These moves have been linked to the pos­si­bil­ity of sim­i­lar action being taken by the entire Euro­pean Union.  At a moment when Hamas has abused its unity arrange­ment with Fatah to resume fir­ing rock­ets on Israeli civil­ians, and news has just been released that Hamas has viciously mur­dered the three Israeli teenagers it kid­napped eigh­teen days ago, the EU remains focused on Israeli settlements.

The EU’s bureau­cra­ti­za­tion of this pol­icy points to set­tle­ments as the key issue in the Israeli Pales­tin­ian con­flict, and the obsta­cle to a peace agreement.

In real­ity, the issue of set­tle­ments is but one of the numer­ous, con­tentious, emo­tional, issues which must be resolved through direct nego­ti­a­tions, along with the Pales­tin­ian demand for a “right of return”of refugees, the sta­tus of Jerusalem and final bor­ders and secu­rity arrangements.

The new Euro­pean direc­tives stand in stark con­trast to the real­i­ties on the ground in Israel and the region.

As has become typ­i­cal of such state­ments, the warn­ing focused solely on Israel, and made no men­tion of the Pales­tin­ian Authority-Hamas unity gov­ern­ment which con­tributed to the col­lapse of recent peace talks. Fur­ther­more, the warning’s sug­ges­tion that con­duct­ing busi­ness with pri­vate West Bank-based Israeli com­pa­nies could vio­late human rights takes the Euro­pean posi­tion on set­tle­ments to a new extreme.

Israel has a track record of dis­man­tling set­tle­ments in the name of peace, includ­ing those in the Sinai as part of the Israeli-Egyptian peace treaty, and has repeat­edly offered to dis­man­tle many West Bank set­tle­ments as part of a two state solu­tion with the Palestinians.

If Euro­pean gov­ern­ments wish to be seen as a con­struc­tive party in help­ing resolve the Israeli-Palestinian con­flict, they must cease their unfair prac­tice of solely focus­ing on Israel’s set­tle­ment activ­ity, and hold the Pales­tin­ian Author­ity respon­si­ble for their own obstruc­tion­ist actions, includ­ing directly affil­i­at­ing with ter­ror­ist groups like Hamas.

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June 6, 2014 0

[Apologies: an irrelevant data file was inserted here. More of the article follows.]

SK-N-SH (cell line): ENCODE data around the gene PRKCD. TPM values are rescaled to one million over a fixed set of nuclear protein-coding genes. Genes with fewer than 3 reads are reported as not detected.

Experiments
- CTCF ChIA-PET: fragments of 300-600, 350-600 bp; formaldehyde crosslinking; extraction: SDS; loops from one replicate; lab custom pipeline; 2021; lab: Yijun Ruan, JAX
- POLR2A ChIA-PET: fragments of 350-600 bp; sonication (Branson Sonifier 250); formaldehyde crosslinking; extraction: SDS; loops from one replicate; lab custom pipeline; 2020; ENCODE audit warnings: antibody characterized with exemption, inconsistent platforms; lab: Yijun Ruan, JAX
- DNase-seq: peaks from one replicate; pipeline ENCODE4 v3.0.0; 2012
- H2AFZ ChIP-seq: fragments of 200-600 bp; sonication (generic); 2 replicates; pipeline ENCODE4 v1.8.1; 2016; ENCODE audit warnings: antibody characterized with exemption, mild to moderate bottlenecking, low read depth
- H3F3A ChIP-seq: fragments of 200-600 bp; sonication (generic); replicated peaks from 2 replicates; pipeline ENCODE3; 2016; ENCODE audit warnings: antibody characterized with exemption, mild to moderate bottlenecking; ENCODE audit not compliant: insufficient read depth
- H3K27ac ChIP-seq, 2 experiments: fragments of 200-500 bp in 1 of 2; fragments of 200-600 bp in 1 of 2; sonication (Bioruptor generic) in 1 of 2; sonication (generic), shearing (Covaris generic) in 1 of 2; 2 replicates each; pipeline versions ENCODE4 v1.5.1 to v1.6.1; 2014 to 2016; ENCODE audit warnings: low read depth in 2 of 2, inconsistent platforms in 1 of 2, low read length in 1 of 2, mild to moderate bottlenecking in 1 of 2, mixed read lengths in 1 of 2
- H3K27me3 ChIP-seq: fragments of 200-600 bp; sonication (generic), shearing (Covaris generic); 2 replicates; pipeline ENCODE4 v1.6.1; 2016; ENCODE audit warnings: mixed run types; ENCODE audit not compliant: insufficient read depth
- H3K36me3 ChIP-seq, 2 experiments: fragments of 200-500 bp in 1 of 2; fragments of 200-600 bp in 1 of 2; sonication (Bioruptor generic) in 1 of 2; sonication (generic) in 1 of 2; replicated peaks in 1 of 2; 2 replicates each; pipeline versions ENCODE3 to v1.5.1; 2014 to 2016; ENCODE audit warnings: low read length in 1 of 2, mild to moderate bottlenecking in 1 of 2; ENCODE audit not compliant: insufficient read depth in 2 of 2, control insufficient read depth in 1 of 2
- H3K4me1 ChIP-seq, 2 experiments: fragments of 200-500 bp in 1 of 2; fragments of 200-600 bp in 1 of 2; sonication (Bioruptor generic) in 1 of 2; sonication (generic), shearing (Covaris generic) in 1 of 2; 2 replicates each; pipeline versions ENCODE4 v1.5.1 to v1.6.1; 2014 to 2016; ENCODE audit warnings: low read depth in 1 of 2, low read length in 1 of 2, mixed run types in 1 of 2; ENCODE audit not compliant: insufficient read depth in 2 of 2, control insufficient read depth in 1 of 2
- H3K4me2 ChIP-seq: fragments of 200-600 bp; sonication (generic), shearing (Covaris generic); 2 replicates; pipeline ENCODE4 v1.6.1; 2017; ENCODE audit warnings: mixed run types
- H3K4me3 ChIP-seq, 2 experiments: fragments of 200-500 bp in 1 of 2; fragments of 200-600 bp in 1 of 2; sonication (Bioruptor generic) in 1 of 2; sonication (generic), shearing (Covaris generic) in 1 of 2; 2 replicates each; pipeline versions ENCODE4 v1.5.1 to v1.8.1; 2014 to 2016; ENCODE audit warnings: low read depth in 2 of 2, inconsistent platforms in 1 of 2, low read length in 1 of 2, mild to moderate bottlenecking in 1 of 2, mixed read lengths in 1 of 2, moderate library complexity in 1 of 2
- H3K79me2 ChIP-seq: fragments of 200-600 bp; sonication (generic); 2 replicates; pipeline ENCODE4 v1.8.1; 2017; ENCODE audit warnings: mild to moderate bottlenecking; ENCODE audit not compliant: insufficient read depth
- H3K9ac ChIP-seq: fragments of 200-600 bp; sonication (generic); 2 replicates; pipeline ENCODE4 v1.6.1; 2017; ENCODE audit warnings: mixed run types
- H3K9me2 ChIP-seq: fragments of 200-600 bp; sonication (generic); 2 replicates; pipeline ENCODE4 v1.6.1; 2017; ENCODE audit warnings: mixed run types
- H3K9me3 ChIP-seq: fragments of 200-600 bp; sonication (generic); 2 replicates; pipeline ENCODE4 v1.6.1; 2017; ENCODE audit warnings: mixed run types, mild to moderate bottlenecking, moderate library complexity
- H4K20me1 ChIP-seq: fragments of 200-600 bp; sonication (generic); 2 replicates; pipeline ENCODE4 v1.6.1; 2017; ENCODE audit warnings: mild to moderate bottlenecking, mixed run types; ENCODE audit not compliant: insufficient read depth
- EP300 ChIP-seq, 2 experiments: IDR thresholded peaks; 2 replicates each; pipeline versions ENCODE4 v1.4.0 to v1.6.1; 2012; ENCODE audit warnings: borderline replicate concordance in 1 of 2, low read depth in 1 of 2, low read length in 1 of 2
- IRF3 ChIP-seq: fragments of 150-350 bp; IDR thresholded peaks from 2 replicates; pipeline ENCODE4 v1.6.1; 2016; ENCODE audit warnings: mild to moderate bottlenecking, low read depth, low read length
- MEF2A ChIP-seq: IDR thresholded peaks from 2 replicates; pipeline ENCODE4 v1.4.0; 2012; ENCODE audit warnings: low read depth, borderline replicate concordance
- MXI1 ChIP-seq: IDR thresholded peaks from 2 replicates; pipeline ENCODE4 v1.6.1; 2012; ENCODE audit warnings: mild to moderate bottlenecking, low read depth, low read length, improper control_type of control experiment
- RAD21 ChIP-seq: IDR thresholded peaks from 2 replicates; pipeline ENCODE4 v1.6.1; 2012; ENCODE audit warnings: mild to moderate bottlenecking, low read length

MLA Votes “Not Interested” on Anti-Israel Resolution

After months of tumult and advo­cacy among con­cerned mem­bers, the Mod­ern Lan­guage Asso­ci­a­tion (MLA) announced that a res­o­lu­tion crit­i­cal of Israel had failed in its all-members vote.   While the fail­ure to rat­ify the res­o­lu­tion is a suc­cess for its oppo­nents – led by the ad hoc group MLA Mem­bers for Scholar Rights – the real news of the vote is the over­whelm­ing lack of inter­est by the MLA mem­ber­ship to even engage on this issue.

Fewer than the required thresh­old of 10% of the almost 24,000 MLA mem­ber­ship voted in favor of the res­o­lu­tion, with 1,560 mem­bers vot­ing  in sup­port, and 1,063 mem­bers vot­ing against.


The deeply flawed res­o­lu­tion crit­i­cized Israel for deny­ing U.S. aca­d­e­mics of Pales­tin­ian ori­gin entry into the West Bank for schol­arly work.  As with other sim­i­lar efforts, it was pro­moted by a small group of highly politi­cized activists, who, in the words of one attendee at the MLA’s annual con­fer­ence in Feb­ru­ary (which included a panel dis­cus­sion in favor of the boy­cott of Israeli aca­d­e­mic insti­tu­tions), were “intent on politi­ciz­ing the event and tak­ing advan­tage of the membership’s gen­eral lack of aware­ness to foist a wholly non-academic issue to the fore­front of the conference.”

The refusal of the vast major­ity of the MLA mem­ber­ship to get engaged on the con­trived issue of Israel obstruct­ing aca­d­e­mic access into the West Bank reflects the gen­eral unwill­ing­ness of mem­bers of other aca­d­e­mic and pro­fes­sional asso­ci­a­tions who have been asked to pick a side on res­o­lu­tions crit­i­cal of Israel or call­ing for boy­cotts of Israeli col­leagues and insti­tu­tions.    Even the Amer­i­can Stud­ies Asso­ci­a­tion (ASA), an orga­ni­za­tion known for its polit­i­cal activism, could only muster about 1/5 of its mem­ber­ship to vote on a (suc­cess­ful) res­o­lu­tion sup­port­ing a boy­cott of Israel aca­d­e­mic insti­tu­tions in Decem­ber 2013.

For anti-Israel activists, every one-sided res­o­lu­tion, every biased panel dis­cus­sion at an esteemed asso­ci­a­tions’ con­fer­ence, is  seen as an oppor­tu­nity to tar per­cep­tions about Israel, even among the many who refrain from get­ting engaged.  The ongo­ing chal­lenge for sup­port­ers of Israel is to effec­tively coun­ter­act the extreme vil­i­fi­ca­tion of Israel pro­moted by vocal indi­vid­u­als within these pro­fes­sional and aca­d­e­mic asso­ci­a­tions, while pos­i­tively shap­ing opin­ions among the unin­formed and largely unin­ter­ested majority.